Who gets to tell the story?

Longthroat MemoirsI've written many times about virtually traveling by means of cookbooks and food. If one cannot visit a land, what better way to get a taste of it than to, well, get a taste of it. While I still believe in this concept, I've come to think that some of the cookbooks that celebrate a culture don't adequately translate the flavors or feelings of the particular area. The flaw is not lack of earnestness or good intentions, but rather of relationship to the subject matter. 

This struck home after reading an article that delved into Anthony Bourdain's "Parts Unknown" episode about Lagos, Nigeria. Written by Tunde Wey, a Lagos-born chef and writer, the piece succinctly explained the pitfalls of explaining a region and its cuisine through the eyes of someone with no experience in the culture. 

Wey posits that although Bourdain holds himself out to be a cultural relativist - offering no judgment save for what is delicious or not - he instead interjects his own bias throughout the program, whether intentional or not. After watching the Lago episode, Wey found that Bourdain's "tired and standard offer of a countercultural perspective, was cloying, and it dissolved - like sugar in garri - to reveal the expansive firmament of White Americanness he represents."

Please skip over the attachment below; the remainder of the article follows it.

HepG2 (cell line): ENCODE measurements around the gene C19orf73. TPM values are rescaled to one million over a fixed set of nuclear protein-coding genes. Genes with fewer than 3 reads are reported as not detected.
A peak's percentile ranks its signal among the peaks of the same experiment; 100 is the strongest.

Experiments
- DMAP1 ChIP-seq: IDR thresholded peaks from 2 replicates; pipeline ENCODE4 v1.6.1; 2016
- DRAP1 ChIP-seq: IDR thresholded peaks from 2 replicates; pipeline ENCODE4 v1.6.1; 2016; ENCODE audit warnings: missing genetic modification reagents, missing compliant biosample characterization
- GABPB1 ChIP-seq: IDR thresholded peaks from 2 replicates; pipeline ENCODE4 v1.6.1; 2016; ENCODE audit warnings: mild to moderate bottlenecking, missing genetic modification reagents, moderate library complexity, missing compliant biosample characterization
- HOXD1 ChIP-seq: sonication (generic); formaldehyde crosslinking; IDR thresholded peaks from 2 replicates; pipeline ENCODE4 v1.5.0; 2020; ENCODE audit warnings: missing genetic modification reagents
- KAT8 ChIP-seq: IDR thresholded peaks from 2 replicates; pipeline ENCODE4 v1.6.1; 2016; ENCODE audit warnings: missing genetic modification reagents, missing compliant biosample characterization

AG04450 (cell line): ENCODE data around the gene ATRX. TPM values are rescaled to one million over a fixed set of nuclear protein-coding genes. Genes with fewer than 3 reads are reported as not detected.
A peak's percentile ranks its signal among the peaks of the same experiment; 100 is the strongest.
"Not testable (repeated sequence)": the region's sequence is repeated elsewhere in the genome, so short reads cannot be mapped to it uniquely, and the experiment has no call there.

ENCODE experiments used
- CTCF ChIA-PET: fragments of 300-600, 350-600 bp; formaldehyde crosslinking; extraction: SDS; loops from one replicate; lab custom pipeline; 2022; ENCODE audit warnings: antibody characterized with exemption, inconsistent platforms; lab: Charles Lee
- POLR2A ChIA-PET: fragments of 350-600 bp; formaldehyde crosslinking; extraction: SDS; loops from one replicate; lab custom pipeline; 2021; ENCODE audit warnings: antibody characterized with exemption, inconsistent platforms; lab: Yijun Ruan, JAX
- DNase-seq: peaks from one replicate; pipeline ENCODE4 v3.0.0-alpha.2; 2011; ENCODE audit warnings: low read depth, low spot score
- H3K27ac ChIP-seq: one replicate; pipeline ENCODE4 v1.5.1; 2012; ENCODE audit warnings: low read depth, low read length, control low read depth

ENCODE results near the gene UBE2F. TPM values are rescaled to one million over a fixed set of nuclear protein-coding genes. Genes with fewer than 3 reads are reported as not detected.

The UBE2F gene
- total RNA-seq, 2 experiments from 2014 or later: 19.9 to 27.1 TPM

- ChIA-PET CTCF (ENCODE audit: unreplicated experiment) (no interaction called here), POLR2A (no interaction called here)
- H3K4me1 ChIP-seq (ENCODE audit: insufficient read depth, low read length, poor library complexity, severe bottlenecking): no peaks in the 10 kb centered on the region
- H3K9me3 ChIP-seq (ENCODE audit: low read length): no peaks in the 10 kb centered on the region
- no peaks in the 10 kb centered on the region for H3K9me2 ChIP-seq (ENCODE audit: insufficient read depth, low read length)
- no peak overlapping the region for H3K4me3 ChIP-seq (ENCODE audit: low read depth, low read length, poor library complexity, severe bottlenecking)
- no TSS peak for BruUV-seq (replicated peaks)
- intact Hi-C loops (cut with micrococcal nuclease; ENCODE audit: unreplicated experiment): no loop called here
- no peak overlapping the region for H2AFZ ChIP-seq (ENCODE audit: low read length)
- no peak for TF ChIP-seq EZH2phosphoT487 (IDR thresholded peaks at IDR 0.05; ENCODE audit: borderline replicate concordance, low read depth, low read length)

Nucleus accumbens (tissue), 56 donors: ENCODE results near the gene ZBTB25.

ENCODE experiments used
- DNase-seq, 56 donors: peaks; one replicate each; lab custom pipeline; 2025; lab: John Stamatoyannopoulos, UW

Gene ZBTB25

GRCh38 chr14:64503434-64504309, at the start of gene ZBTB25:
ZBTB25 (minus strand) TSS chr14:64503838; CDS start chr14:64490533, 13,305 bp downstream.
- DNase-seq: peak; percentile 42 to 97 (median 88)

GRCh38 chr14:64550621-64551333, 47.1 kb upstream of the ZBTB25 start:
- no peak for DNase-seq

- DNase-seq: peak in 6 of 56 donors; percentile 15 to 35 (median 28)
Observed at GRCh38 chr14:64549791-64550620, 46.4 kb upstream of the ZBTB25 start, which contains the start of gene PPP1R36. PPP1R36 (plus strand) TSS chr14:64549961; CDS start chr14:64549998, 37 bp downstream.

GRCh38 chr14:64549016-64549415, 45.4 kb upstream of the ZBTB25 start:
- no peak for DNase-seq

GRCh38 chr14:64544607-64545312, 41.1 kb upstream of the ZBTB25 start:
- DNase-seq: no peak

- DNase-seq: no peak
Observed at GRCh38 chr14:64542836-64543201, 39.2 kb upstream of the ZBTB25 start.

Rather than showing the viewers a faithful portrait of the city, Wey feels that the episode instead provides us with a glimpse into Bourdain's own mind. Rather than acting as a translator, Wey contends, Bourdain plays to what his fans want to see. "Mr. Bourdain's real talent, captured in these sharply edited visuals, is the faithful reproduction of any representation of otherness that permits its consumption," says Wey. "At this work, he is a master, breaking sweet people down from complex to simple sugars, all the more digestible, all the more delicious. This is the modern conqueror."

To find a better representation of Lagos, Nigeria or Africa in general, contends Wey, we should turn to  Longthroat Memoirs: Soups, Sex and Nigerian Taste Buds  by Yemisi Aribisala. The storyteller is as important as the story, and the description of any culture is likely to be more compelling when told by someone who has lived inside of it. 

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